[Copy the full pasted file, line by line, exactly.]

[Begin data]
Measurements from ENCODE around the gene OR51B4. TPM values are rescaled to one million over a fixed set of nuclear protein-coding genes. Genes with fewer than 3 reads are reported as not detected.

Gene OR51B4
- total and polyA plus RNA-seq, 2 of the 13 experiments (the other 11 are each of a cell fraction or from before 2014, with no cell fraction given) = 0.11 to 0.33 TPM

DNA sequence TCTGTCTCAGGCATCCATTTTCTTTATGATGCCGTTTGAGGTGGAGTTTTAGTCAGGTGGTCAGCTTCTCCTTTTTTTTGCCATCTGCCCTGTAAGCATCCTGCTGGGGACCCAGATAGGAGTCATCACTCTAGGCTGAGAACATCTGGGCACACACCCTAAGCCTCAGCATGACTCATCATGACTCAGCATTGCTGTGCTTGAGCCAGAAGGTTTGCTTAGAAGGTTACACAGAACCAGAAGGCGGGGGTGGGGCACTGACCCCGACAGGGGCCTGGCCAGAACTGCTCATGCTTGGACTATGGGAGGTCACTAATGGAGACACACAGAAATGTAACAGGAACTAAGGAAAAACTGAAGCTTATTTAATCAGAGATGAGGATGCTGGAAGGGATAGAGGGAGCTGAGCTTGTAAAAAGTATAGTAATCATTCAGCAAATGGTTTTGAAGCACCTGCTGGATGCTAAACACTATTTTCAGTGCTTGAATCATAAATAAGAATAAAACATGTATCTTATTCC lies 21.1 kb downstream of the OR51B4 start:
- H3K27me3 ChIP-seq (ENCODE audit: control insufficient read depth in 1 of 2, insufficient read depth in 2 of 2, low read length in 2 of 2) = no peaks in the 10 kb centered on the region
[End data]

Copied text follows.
Measurements from ENCODE around the gene OR51B4. TPM values are rescaled to one million over a fixed set of nuclear protein-coding genes. Genes with fewer than 3 reads are reported as not detected.

Gene OR51B4
- total and polyA plus RNA-seq, 2 of the 13 experiments (the other 11 are each of a cell fraction or from before 2014, with no cell fraction given) = 0.11 to 0.33 TPM

DNA sequence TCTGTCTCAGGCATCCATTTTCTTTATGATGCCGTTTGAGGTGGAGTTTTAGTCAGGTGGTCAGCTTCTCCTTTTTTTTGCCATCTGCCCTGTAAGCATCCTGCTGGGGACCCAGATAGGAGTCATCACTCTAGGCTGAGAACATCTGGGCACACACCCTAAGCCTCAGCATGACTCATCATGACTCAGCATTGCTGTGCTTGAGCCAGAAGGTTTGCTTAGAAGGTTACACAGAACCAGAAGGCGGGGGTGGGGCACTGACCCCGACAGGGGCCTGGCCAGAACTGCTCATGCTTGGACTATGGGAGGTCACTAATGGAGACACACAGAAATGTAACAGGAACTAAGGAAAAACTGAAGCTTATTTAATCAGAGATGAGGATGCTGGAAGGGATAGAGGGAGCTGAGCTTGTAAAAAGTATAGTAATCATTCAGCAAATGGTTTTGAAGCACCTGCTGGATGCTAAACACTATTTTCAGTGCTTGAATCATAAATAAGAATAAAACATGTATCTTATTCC lies 21.1 kb downstream of the OR51B4 start:
- H3K27me3 ChIP-seq (ENCODE audit: control insufficient read depth in 1 of 2, insufficient read depth in 2 of 2, low read length in 2 of 2) = no peaks in the 10 kb centered on the region